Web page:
A lesson in perspective

What drives me today is perspective. It’s all about perspective.


From time to time, I like to explore the vandweller subreddit. For anyone interested in vanlife (whether just a mild curiosity or a serious consideration), I suggest spending some time reading the posts in that forum.

Unlike the recent story from The New Yorker, that touts vanlife as a hashtag and people just taking Instagram photos inside their van, the reddit forum will paint a much broader—and more accurate—picture of what vanlife is all about.

Today, I came across this post…

‘Anyone else thought they had a great vehicle for a good deal and ended up having to invest a shitload for repairs?’

My response:
I bought a 1977 Volkswagen Westfalia for $8500. Then, I had to rebuild the engine. The rebuilt engine lasted me about 300 miles before it experienced catastrophic failure, resulting in a minor fire. Then, I bought a whole new engine (used but running well). Then, after completing its first successful road trip ever, it burned to the ground.
Hang in there, friend! It’s all part of your vanlife story.
The original poster replied, “Oh shit, dude. I’ll stop complaining now.”

I was doing some writing at a bar in Asheville and a song got stuck in my head. The song stuck because I was stuck—in my mind—thinking about someone special.

The song is called “Come A Little Closer” by Cage the Elephant.

The chorus goes:

Come a little closer, then you’ll see
Come on, come on, come on
Things aren’t always what they seem to be
Come on, come on, come on
Do you understand the things you been seein’
Come on, come on, come on
Do you understand the things that you’ve been dreaming
Come a little closer, then you’ll see

It also stuck with me because of how often we make assumptions when we don’t have the full picture. Sometimes all we need to do is come a little closer to realize that our view isn’t the only view. Your full picture is different than my full picture.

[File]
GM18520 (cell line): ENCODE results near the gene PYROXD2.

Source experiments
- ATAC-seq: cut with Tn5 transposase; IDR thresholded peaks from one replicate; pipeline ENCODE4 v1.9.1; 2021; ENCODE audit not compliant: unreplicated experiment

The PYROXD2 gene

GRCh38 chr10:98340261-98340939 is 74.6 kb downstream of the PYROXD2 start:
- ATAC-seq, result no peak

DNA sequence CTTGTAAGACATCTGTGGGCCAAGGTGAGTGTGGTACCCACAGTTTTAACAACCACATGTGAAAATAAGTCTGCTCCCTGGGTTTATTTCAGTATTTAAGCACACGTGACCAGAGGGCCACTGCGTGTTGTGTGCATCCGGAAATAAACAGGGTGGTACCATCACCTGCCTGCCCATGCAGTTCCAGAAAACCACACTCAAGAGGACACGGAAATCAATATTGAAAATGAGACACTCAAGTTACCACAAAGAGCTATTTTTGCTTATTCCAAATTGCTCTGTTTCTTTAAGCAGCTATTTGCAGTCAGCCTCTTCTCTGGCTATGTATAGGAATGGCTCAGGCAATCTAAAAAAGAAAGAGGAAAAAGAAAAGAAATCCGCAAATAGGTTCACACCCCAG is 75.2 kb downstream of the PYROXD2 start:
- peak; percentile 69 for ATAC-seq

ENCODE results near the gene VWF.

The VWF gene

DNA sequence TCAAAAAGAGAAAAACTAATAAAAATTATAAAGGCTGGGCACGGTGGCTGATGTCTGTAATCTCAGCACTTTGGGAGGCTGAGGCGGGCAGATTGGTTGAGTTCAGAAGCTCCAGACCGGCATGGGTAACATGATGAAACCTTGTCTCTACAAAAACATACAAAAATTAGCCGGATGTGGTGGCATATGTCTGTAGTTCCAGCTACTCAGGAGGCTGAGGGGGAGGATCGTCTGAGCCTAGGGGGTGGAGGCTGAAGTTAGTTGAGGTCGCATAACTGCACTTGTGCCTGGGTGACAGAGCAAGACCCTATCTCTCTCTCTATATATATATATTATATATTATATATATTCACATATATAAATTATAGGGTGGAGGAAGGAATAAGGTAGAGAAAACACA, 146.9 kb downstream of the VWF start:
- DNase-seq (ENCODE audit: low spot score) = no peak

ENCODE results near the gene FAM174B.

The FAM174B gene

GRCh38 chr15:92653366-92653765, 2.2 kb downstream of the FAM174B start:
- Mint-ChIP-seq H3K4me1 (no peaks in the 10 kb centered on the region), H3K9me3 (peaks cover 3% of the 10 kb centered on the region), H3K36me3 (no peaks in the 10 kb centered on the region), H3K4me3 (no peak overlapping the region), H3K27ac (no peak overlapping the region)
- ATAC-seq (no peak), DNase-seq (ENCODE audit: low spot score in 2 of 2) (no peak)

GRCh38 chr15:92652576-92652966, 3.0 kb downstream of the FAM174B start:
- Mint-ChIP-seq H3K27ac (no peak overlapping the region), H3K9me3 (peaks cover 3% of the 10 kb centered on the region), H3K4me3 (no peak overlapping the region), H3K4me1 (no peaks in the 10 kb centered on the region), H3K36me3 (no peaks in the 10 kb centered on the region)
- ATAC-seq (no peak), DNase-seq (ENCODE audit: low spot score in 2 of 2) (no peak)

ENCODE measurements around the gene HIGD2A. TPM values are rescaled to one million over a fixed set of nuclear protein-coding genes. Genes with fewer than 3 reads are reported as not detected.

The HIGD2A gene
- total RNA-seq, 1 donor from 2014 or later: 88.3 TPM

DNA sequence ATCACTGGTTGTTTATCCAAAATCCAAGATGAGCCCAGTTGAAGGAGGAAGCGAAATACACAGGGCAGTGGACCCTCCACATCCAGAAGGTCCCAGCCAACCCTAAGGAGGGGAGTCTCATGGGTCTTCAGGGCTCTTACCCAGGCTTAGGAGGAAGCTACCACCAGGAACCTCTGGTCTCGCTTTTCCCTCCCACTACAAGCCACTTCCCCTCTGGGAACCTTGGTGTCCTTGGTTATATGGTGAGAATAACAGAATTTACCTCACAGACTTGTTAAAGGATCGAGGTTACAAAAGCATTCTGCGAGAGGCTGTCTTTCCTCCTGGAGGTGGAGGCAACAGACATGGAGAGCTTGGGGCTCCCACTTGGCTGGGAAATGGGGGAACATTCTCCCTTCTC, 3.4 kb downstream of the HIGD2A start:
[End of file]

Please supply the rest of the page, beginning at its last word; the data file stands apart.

This is how truth finds its way into the realm of subjectivity. A scary notion for the absolutists.

But take a look at these next three photos…

From this distance, it looks like there’s a trail of blood on the inside of the dumpster. At least that’s what I thought when I first saw it.

And then I got a little closer…

Now, I was certain that it was blood splatter, and that I was going to find someone murdered and disposed of in a dumpster behind a warehouse.

My heart raced.

And then I got a little closer…

But it was nothing.

No body.

No bloodshed.

Just splatter from a tomato can.


Going back to the original vandweller reddit post that led us here. The man who was complaining about the combined cost of buying his van and the “shitload for repairs” was about the same as what I spent just buying my VW.

After venting his frustration about all the specifics, he ended his post with:

Someone please tell me this is normal, even if it isn’t.

We want so badly to feel that we’re not always getting the short end of the stick that we need some form of reassurance from others that what we’re experiencing is “normal,” or in line with the rest of our peers and colleagues.

One of my best friends from college was responsible for my termination at the last place I worked because he didn’t think I was “normal” for wanting to live the vanlife, among other things. He even questioned my mental health.

But it doesn’t matter if it is or isn’t normal. It is. So roll with it.

Talk about what it is. Write down what it is. Connect with others and get some feedback on what it is. Feel free to vent as much as you like about what it is. Get—whatever it is—all out.

Then, get yourself back on the road.

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